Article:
German Painter Emanuel Gottlieb Leutze: American Patriot and Artistic Visionary

Emanuel Gottlieb Leutze, c. 1863

Emanuel Gottlieb Leutze, c. 1863

Emanuel Leutze was a German-born painter who lived in America from 1825 to 1841 and again from 1859 and is usually considered a member of the American School. He is remembered mainly for his Washington Crossing the Delaware (Metropolitan Museum of Art, New York, 1851), painted in Düsseldorf, where he spent most of his career, and for another work that similarly appeals more for its patriotic sentiments than for any aesthetic merit – his large mural Westward the Course of Empire Takes its Way (1861-62) one at the US Capitol, the other at the Smithsonian in Washington, DC. His portraits and rare landscapes are more distinguished, but remain virtually unknown.

Washington Crossing the Delaware 1851 Oil on canvas, 379 x 648 cm Metropolitan Museum of Art, New York This famous event from the American Revolution was painted by German-born Emanuel Leutze, who spent most of his life in the United States. He painted the first version of this picture (destroyed in World War II) in Düsseldorf, where a school of Romantic painting flourished, and immediately painted a second version - this picture - which was sent to America and exhibited throughout the country. A print published in 1853 gave the painting the status of a national monument, in spite of numerous errors in historical detail (the flag, for example, as depicted here was not introduced until six months after the event). Nevertheless, the painting captured and has held the affection of succeeding generations of Americans, for the drama of the episode, despite the melodrama, rings true.

Washington Crossing the Delaware
1851
Oil on canvas, 379 x 648 cm
Metropolitan Museum of Art, New York
This famous event from the American Revolution was painted by German-born Emanuel Leutze, who spent most of his life in the United States. He painted the first version of this picture (destroyed in World War II) in Düsseldorf, where a school of Romantic painting flourished, and immediately painted a second version – this picture – which was sent to America and exhibited throughout the country. A print published in 1853 gave the painting the status of a national monument, in spite of numerous errors in historical detail (the flag, for example, as depicted here was not introduced until six months after the event). Nevertheless, the painting captured and has held the affection of succeeding generations of Americans, for the drama of the episode, despite the melodrama, rings true.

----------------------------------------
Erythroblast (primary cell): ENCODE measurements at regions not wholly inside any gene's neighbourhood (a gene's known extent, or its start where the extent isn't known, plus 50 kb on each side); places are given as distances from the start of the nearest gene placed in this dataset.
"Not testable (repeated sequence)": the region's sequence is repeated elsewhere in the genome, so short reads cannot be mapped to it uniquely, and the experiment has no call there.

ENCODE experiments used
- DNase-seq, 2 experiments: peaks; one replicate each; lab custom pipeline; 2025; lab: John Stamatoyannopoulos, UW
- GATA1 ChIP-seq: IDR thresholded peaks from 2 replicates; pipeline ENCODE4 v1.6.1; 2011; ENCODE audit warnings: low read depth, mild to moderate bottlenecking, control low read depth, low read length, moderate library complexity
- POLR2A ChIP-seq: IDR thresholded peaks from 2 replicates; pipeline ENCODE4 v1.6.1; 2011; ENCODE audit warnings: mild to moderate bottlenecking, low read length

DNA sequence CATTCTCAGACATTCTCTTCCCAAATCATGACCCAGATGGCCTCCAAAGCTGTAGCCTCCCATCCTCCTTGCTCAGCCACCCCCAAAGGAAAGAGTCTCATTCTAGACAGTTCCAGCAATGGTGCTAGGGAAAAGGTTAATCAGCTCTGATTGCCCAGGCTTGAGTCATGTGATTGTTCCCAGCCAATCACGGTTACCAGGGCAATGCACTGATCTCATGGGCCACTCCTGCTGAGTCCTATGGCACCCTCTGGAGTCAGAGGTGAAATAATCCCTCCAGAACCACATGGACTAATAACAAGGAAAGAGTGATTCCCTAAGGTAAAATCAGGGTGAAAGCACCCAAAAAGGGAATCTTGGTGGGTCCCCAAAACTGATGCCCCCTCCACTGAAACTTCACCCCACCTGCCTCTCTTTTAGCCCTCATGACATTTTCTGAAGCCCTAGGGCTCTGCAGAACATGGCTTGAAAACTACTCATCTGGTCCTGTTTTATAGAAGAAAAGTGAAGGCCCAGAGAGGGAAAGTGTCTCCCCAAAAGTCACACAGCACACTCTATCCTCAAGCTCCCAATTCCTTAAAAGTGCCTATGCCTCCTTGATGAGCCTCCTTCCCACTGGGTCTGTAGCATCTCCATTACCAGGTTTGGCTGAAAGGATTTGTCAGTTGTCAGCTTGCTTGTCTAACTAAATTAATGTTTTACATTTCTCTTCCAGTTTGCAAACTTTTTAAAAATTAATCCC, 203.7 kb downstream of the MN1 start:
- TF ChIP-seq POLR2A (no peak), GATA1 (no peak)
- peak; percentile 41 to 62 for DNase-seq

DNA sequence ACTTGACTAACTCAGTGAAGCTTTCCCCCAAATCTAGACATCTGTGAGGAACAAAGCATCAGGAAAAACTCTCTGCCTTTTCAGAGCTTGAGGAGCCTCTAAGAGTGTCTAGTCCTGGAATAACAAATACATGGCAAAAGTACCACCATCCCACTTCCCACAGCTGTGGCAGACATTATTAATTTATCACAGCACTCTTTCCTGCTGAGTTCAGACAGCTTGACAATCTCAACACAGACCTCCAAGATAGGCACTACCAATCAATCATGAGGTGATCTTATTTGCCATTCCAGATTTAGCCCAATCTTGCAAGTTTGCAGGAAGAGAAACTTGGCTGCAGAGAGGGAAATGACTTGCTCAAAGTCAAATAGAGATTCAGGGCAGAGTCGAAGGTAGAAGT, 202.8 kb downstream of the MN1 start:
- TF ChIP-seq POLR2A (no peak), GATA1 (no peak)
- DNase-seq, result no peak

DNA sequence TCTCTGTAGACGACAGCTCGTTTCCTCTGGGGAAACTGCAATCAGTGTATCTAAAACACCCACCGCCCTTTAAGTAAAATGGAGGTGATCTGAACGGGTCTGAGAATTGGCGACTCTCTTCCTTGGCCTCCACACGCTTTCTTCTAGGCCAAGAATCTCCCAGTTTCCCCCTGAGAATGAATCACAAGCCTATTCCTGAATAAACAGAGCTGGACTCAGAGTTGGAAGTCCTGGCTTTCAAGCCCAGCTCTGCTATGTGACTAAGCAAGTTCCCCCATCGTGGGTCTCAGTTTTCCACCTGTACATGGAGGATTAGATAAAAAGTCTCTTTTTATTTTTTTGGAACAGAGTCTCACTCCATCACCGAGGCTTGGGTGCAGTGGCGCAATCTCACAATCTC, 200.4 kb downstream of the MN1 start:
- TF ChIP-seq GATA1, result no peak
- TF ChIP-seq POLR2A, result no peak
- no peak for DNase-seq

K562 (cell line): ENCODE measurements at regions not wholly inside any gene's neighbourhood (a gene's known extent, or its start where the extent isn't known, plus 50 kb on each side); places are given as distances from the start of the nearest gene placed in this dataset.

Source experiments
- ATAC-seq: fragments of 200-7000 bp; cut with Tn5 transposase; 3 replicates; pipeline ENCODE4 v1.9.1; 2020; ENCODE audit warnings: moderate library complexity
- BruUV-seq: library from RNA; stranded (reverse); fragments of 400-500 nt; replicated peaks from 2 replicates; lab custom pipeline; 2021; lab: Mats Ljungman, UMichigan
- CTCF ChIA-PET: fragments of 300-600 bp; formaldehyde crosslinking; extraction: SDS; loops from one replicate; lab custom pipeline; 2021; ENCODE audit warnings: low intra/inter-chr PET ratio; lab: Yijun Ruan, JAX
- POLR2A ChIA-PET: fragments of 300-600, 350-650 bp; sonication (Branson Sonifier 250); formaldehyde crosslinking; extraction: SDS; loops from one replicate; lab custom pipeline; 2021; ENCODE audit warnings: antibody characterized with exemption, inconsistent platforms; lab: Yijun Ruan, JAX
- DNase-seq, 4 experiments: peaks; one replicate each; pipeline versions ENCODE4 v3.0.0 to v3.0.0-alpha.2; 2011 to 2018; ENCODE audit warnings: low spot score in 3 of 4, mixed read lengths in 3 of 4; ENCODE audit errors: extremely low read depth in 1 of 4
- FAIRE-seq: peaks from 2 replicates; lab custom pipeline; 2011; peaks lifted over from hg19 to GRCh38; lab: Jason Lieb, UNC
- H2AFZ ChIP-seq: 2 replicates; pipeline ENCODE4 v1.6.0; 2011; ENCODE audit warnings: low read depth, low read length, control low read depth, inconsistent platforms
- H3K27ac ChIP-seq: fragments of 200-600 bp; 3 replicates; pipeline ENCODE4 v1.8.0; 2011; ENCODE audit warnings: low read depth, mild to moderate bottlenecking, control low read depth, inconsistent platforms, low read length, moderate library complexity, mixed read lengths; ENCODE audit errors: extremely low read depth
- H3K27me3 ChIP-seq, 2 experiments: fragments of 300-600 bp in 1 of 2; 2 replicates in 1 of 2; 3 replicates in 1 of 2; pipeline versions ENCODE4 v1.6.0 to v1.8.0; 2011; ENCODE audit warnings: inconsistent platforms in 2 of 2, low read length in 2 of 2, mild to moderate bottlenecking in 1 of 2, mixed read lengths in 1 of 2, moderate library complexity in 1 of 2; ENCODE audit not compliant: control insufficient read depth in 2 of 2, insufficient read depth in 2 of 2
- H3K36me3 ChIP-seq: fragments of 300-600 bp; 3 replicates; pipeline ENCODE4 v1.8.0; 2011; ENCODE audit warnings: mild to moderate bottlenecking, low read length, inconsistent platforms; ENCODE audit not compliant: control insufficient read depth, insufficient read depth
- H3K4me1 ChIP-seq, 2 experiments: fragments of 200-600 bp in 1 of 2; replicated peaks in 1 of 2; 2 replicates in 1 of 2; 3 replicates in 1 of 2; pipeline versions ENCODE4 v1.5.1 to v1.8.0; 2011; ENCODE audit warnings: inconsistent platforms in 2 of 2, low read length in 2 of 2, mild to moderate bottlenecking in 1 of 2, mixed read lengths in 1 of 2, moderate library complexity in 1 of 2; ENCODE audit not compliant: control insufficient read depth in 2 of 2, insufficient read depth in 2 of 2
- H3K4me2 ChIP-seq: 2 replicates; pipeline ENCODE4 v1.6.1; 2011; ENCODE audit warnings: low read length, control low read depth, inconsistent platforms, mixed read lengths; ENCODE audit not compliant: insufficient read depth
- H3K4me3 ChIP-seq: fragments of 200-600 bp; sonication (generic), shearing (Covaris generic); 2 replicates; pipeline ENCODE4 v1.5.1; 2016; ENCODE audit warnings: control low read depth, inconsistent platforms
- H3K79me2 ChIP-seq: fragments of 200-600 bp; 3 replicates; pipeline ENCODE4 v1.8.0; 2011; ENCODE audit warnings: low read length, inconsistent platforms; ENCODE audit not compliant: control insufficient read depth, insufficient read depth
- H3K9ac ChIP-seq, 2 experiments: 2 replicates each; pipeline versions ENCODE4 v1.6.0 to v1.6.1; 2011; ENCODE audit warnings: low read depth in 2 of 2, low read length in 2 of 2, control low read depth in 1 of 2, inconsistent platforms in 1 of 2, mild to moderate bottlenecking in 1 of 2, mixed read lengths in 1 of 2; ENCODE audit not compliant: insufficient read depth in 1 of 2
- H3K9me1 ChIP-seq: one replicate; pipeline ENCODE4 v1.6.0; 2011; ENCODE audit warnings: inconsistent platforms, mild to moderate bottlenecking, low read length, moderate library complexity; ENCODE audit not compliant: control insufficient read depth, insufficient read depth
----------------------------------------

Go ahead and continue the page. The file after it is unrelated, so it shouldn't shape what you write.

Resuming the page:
Westward the Course of Empire Takes Its Way

Westward the Course of Empire Takes Its Way
1861
Oil on canvas
6.1 m × 9.1 m (20 ft × 30 ft)
United States Capitol, Washington, D.C.

Westward the Course of Empire Takes Its Way (study) 1861 Oil on canvas 84.5 cm × 110.1 cm (33¼ in × 43⅜ in) Smithsonian American Art Museum, Washington, D.C.

Westward the Course of Empire Takes Its Way (study)
1861
Oil on canvas
84.5 cm × 110.1 cm (33¼ in × 43⅜ in)
Smithsonian American Art Museum, Washington, D.C.
Two portraits can be seen beside the image of the San Francisco Bay. The figures represent William Clark, and Daniel Boone.

Leutze combined pioneer men and women, mountain guides, wagons, and mules to suggest a divinely ordained pilgrimage to the Promised Land of the western frontier. Within the left half of the picture is a depiction of the entrance to the San Francisco Bay, the Golden Gate, which is being pointed to by the pilgrim seated atop the rock in the foreground. Within the right hemisphere of the painting is a depiction of a valley, representing the Valley of Darkness and symbolic of the troubles faced by explorers. The imagery is familiar imperial iconography and is regarded as a symbol of American exceptionalism and the realization of Manifest Destiny, ultimately leading to the evolution of the American Empire.

Crash

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